Irving’s penchant for baiting the media with soundbites like, “No holes, no Holocaust,” is evocative of how opinions are often taken on issues before they are properly explored. You can “like” a headline online without reading the article.
It’s all a part of the 24-hour news cycle. I don’t want to beat up on the Internet because I couldn’t do my work without it. I always describe the Internet as a knife. A knife in the hands of a murderer is a weapon, a knife in the hands of a surgeon is an instrument to save a life. But what has happened with the Internet is that people with crazy ideas have found each other, and they can hide behind false identities and become trolls. They can insist that there were Muslims dancing on New Jersey rooftops after 9/11, even though there is no evidence to prove it. It’s very, very dangerous, and our movie speaks to that. It wasn’t our goal to make an anti-Trump movie. When we started making the film in December, no one thought Trump had a chance. He was a joke at that point. If you merely focus on him rather than the bigger issues of the film, you fail to see the forest for the trees.
I never took the macro view when the film was being made. Each day, I was asked questions like, “Would you have worn hiking boots or sneakers when you went to Auschwitz?” I dealt with each piece at a time, and I took a similar approach to the trial. I never sat down and said, “I’m going to bring down the world’s leading Holocaust denier,” or, “I am fighting this on behalf of the Jewish people or the survivors or the people who believe in truth.” I slogged my way through each day. There’s a scene in the movie which I didn’t pick up on until my third viewing where my character comes back to Emory and asks her class, “Who here thinks they would’ve hidden Jews? You all think you would’ve been brave, but you can’t know what you’re going to do until you are faced with [the dilemma].” It’s only in hindsight that certain actions are called “heroic.” It always makes me uncomfortable when people call me heroic, because I never thought of myself as that. I just knew that if I didn’t fight this guy, he wins, and if he wins, history gets mangled, people who suffered get hurt and truth gets thrown out the window. I couldn’t be the vehicle to let that happen.
One of your greatest achievements is how you’ve made facts tangible and undeniable through your work for the United States Holocaust Memorial Museum.
Thank you very much for saying that. My initial job for the museum was to do some of the research on America during the Holocaust, and provide them with raw material while outlining the issues. In the permanent exhibit, there’s a whole section of videos on the American response, and that is based on my research. After I did that, President Clinton appointed me to be on the Holocaust Council, and when I stepped down, I got a fellowship to do research there. After that, President Obama reappointed me. So I think I am the only person who was a worker, a member of the Council and got a fellowship. The Holocaust Museum was very helpful to us in arranging the filming at Auschwitz, which has very strict rules against filming on the grounds. It was a team effort. They allowed us to bring the camera inside the grounds, but the actors remained outside. The rest of the footage was shot on a set in England. After we had a finished cut, one of the producers flew to Krakow, took a car to Auschwitz, screened it for them, received a very positive response, and then flew back to London. If we were going to make a film about the truth of Auschwitz, we had to know that we got it right and they were the ones to tell us we got it right.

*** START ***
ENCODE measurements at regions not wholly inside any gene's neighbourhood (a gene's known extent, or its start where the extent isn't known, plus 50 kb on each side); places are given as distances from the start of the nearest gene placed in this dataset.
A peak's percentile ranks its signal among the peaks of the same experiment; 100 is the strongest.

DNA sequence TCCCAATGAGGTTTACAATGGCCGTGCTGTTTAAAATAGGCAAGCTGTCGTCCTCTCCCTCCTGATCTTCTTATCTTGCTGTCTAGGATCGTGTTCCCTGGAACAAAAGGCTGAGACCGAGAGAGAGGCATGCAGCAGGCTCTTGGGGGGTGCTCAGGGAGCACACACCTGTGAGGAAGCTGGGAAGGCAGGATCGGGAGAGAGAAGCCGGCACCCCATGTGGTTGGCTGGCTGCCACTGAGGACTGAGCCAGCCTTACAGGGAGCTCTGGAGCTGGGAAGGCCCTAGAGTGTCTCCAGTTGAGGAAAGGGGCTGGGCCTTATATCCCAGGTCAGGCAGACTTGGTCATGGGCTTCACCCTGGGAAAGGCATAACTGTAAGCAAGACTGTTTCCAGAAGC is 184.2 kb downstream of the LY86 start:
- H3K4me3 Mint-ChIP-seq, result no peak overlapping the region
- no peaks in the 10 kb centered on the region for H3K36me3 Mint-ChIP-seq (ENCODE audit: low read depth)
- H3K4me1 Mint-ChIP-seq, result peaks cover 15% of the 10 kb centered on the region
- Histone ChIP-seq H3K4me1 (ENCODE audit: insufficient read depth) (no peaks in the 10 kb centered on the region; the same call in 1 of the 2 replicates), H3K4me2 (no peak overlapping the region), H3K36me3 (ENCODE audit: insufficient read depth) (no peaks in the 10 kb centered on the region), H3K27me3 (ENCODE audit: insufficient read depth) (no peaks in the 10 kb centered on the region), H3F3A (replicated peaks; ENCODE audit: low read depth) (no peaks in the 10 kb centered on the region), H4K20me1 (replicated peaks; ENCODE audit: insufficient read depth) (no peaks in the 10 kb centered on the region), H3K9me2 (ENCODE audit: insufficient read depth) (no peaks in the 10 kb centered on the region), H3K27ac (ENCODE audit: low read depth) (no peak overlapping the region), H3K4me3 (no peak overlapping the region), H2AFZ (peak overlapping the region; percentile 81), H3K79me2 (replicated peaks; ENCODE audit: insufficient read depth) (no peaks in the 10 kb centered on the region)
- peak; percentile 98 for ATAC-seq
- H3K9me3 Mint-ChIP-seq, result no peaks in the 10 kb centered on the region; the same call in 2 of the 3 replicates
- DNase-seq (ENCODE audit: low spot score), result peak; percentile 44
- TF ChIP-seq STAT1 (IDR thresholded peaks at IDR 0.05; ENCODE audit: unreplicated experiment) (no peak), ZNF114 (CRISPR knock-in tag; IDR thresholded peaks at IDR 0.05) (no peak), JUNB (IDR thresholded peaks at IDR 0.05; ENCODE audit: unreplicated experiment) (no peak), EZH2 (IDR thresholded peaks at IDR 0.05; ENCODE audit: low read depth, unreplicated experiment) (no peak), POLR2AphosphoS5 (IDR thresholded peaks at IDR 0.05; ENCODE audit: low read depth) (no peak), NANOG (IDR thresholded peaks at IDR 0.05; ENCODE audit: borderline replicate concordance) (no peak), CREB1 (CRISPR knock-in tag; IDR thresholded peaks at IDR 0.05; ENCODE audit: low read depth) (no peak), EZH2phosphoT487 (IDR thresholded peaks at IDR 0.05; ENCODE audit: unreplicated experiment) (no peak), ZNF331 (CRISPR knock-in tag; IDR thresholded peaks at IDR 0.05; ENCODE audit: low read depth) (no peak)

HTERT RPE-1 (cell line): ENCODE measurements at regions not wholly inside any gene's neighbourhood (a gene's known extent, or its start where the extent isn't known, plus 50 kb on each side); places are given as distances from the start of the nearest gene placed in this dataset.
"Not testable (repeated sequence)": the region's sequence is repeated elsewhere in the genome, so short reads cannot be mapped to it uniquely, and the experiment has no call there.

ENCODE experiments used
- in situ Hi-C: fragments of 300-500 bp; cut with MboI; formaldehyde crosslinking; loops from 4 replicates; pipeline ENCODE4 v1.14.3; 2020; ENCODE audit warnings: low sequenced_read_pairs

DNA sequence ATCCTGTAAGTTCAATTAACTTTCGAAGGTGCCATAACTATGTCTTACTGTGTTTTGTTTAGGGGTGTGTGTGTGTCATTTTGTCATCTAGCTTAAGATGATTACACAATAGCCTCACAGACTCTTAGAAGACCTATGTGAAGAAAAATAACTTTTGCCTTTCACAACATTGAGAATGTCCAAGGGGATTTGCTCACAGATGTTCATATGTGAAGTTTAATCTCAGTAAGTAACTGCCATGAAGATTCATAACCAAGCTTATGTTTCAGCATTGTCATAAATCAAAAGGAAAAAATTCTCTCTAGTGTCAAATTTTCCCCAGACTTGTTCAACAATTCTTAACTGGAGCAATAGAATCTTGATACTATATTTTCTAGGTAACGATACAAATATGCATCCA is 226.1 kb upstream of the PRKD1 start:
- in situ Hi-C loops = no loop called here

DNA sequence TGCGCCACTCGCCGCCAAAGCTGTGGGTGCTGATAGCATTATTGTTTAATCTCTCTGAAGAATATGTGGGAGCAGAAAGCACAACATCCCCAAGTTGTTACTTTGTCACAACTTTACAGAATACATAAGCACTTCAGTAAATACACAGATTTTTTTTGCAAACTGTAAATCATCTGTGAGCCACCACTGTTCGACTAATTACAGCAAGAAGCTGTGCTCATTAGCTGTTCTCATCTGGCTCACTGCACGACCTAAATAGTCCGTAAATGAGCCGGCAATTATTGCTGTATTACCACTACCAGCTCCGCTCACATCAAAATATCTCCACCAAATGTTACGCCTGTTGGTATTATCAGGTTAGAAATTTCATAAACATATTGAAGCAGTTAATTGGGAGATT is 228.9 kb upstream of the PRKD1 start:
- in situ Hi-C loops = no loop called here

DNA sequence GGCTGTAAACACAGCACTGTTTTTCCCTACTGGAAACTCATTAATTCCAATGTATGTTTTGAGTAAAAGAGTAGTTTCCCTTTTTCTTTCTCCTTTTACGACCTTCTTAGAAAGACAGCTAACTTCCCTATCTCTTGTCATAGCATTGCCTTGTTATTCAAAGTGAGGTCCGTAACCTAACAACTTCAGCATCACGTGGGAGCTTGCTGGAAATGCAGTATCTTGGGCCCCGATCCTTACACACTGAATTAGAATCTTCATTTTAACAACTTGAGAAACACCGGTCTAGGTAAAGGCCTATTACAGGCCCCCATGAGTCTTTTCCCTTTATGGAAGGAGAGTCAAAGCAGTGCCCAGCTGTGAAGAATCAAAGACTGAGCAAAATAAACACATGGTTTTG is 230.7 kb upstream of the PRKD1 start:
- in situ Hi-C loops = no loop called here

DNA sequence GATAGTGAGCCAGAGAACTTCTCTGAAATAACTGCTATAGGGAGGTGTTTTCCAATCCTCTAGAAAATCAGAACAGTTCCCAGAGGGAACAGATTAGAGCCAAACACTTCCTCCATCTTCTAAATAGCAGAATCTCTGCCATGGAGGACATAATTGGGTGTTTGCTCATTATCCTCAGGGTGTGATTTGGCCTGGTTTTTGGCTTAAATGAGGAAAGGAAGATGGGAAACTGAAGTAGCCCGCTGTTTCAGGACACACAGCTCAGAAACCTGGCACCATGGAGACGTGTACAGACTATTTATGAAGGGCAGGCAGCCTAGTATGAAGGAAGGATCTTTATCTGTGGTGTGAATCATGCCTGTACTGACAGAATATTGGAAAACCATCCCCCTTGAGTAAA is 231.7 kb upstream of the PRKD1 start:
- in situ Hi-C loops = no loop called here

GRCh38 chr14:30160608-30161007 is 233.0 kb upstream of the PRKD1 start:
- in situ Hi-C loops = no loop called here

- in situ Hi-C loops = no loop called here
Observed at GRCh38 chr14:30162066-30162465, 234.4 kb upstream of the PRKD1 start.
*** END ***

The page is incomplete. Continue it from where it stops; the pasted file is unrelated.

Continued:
Was it important to you that the court transcripts were preserved verbatim in the screenplay?
Oh absolutely. Before he wrote a word of the script, David Hare said, “Deborah, anything that goes on in the courtroom will come from the transcripts, word for word.” That’s when I knew we had the right person. Everything that comes out of David Irving’s mouth is what he said in the courtroom. This was a movie about truth, and you couldn’t mangle the truth. It frustrates me that some of the reviews, even some of the positive ones, have said, “I wish there would’ve been a moment where Deborah stood up in court a la Jimmy Stewart in ‘Mr. Smith Goes to Washington,’ or Norma Rae or Erin Brockovich.” It didn’t happen, and we weren’t going to put it in there. The closest it happened was at the press conference, but there was no confrontation. Including a scene like that would’ve felt false to us and to the whole enterprise. We weren’t going to pander to the audience, and the audience reactions have been unbelievable. The film was recently playing on a number of screens at the Angelika. I snuck into a theater during the film’s final scenes, and the audience applauded at the end.
Tell me a bit about your upcoming book, The Anti-Semitic Delusion: Letters to a Student, due for release next year.
I’ve taken all the things that my students have asked me over the years about anti-Semitism, and it very much fits with the topics of this movie—conspiracy theories and distortions and how necessary it is to understand the facts and not be beguiled by prejudicial stereotypes. It’s in the works, though I don’t think it will be a movie. [laughs] I know colleges are providing educational screenings of “Denial,” and I hope lots of young people see it, because the message is, you’ve got to be willing to be the uncomfortable guest at the dinner party.